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Re: The Discreet Charm of the DS
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10 Jun 2017, 12:47
KARISHMA315 wrote: Bunuel wrote: 5. What is the value of integer x?
(1) 2x^2+9<9x > factor qudratics: \((x\frac{3}{2})(x3)<0\) > roots are \(\frac{3}{2}\) and 3 > "<" sign indicates that the solution lies between the roots: \(1.5<x<3\) > since there only integer in this range is 2 then \(x=2\). Sufficient.
(2) x+10=2x+8 > LHS is an absolute value, which is always non negative, hence RHS must also be nonnegative: \(2x+8\geq{0}\) > \(x\geq{4}\), for this range \(x+10\) is positive hence \(x+10=x+10\) > \(x+10=2x+8\) > \(x=2\). Sufficient.
Answer: D.
Hi Bunuel, a small doubt instead of \(2x+8\geq{0}\) > \(x\geq{4}\) this logic if we take x+10 to be both positive and negative we get 2 vale by solving equation x=2 and x=6. however by putting values back in eqtn we can see that only for x=2 equation is satisfying. Is this correct approach? Yes, that's also a correct way of solving. Good thing you did is that you did not forget to test both values after you got them.
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Re: The Discreet Charm of the DS
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06 Sep 2017, 00:43
Bunuel wrote: 11. If x and y are integers, is x a positive integer?
(1) x*y is a prime number > since only positive numbers can be primes, then: x*y=positive > x=positive. Sufficient
(2) x*y is nonnegative integer. Notice that we are told that x*y is nonnegative, not that it's positive, so x can be positive as well as zero. Not sufficient.
Answer: A. Hi Bunuel, I understood that x*y=positive; but if y<=0 then y=y and in this case x can be negative. Am I missing something? Thanks.



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Re: The Discreet Charm of the DS
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06 Sep 2017, 00:49
Yashodhan123 wrote: Bunuel wrote: 11. If x and y are integers, is x a positive integer?
(1) x*y is a prime number > since only positive numbers can be primes, then: x*y=positive > x=positive. Sufficient
(2) x*y is nonnegative integer. Notice that we are told that x*y is nonnegative, not that it's positive, so x can be positive as well as zero. Not sufficient.
Answer: A. Hi Bunuel, I understood that x*y=positive; but if y<=0 then y=y and in this case x can be negative. Am I missing something? Thanks. Yes. An absolute value of a number cannot be negative: a is positive or 0, no matter whether a itself is negative or not. If y <= 0, then y = y, yes, but even in this case y = negative = positive.
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Re: The Discreet Charm of the DS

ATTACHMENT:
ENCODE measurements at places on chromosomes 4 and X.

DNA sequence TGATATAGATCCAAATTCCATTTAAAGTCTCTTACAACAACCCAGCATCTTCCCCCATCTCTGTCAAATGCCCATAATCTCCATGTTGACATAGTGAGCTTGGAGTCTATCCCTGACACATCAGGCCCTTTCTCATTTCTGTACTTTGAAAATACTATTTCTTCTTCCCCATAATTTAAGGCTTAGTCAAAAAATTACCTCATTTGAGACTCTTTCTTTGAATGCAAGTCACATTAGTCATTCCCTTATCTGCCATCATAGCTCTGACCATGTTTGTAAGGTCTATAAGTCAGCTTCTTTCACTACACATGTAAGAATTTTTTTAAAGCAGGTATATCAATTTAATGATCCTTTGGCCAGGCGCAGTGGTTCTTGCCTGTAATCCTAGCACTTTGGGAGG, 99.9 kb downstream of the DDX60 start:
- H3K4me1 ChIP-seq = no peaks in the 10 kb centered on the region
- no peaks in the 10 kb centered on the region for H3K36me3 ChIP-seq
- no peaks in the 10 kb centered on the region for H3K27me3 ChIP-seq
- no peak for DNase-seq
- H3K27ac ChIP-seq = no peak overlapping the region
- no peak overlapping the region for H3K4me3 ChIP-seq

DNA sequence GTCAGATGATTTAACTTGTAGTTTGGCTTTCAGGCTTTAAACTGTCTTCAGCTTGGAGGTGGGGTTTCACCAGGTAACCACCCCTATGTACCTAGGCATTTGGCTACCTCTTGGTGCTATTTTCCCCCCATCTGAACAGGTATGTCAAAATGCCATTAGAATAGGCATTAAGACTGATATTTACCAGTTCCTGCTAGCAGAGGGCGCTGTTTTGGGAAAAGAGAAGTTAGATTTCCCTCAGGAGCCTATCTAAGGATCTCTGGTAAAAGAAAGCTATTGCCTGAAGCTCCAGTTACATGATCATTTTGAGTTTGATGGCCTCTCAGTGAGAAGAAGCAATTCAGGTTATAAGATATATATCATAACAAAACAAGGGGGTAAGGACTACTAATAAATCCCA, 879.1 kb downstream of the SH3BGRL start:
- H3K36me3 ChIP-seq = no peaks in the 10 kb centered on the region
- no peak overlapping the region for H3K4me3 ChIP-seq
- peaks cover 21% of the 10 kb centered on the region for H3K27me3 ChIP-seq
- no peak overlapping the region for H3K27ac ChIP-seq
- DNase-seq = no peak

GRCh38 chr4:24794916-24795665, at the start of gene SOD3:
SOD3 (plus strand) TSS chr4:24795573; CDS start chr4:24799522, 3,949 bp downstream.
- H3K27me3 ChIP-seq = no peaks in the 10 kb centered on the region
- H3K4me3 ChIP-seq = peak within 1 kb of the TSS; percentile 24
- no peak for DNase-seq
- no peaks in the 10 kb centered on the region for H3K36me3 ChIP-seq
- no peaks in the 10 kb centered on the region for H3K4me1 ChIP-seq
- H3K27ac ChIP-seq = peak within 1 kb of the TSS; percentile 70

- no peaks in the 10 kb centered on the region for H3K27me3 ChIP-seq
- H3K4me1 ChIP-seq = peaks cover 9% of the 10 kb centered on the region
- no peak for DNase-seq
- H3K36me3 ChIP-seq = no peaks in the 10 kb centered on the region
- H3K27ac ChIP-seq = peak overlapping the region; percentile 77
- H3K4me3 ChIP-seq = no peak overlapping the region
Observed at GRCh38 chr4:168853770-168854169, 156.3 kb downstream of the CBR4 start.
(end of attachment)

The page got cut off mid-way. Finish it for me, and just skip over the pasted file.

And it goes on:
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08 Jun 2018, 15:04
12. If 6a=3b=7c, what is the value of a+b+c? (1) ac=6b (2) 5b=8a+4c
Let 6a=3b=7c=K (where K is a constant) Thus, a=K/6 b= K/3 c=K/7
Therefore, we need to find the value of K/6 + K/3 + K/7 = 9K/14. OR if we find the value of just K it will give us the answer.
Stmt 1: ac=6b \(K/6*K/7 = 6*K/3;\)
\(K^2/422K=0\)
\(K(K/422)=0\)
So, K = 0 or K= 84. NOT Sufficient.
Stmt 2: 5b=8a+4c 5K/3=8K/6 +4K/7 40K/215K/3=0 5K/3=0 K=0 SUFFICIENT
Ans. B



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Re: The Discreet Charm of the DS
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09 Jun 2018, 01:36
Bunuel wrote: 2. Is xy<=1/2?
(1) x^2+y^2=1. Recall that \((xy)^2\geq{0}\) (square of any number is more than or equal to zero) > \(x^22xy+y^2\geq{0}\) > since \(x^2+y^2=1\) then: \(12xy\geq{0}\) > \(xy\leq{\frac{1}{2}}\). Sufficient.
(2) x^2y^2=0 > \(x=y\). Clearly insufficient.
Answer: A. Dear sir, Why are not you taking (x+y)^2 >=0 i.e. x^2+y^2+2xy>=0?



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Re: The Discreet Charm of the DS
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10 Jun 2018, 00:16
BelalHossain046 wrote: Bunuel wrote: 2. Is xy<=1/2?
(1) x^2+y^2=1. Recall that \((xy)^2\geq{0}\) (square of any number is more than or equal to zero) > \(x^22xy+y^2\geq{0}\) > since \(x^2+y^2=1\) then: \(12xy\geq{0}\) > \(xy\leq{\frac{1}{2}}\). Sufficient.
(2) x^2y^2=0 > \(x=y\). Clearly insufficient.
Answer: A. Dear sir, Why are not you taking (x+y)^2 >=0 i.e. x^2+y^2+2xy>=0? The point is that if you consider \((x+y)^2 \ge 0\), you'll get \(xy\geq{\frac{1}{2}}\), which is not helpful at all. Actually since both \(xy\geq{\frac{1}{2}}\) (from \((x+y)^2 \ge 0\)) and \(xy \le \frac{1}{2}\) (from \((xy)^2 \ge 0\)) are true, then we get that \(\frac{1}{2} \leq{xy} \leq{\frac{1}{2}}\). But only the approach given in the solution above gives you the answer we are looking for, while another one gives you an inequality which is not helpful. Hope it's clear.
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Re: The Discreet Charm of the DS
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18 Jul 2018, 05:26
Bunuel wrote: 11. If x and y are integers, is x a positive integer?
(1) x*y is a prime number > since only positive numbers can be primes, then: x*y=positive > x=positive. Sufficient
(2) x*y is nonnegative integer. Notice that we are told that x*y is nonnegative, not that it's positive, so x can be positive as well as zero. Not sufficient.
Answer: A. Shouldn't we consider zero as positive ? 2 is not sufficient as y can be zero so x can be negative or positive



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Re: The Discreet Charm of the DS
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18 Jul 2018, 05:29
teaserbae wrote: Bunuel wrote: 11. If x and y are integers, is x a positive integer?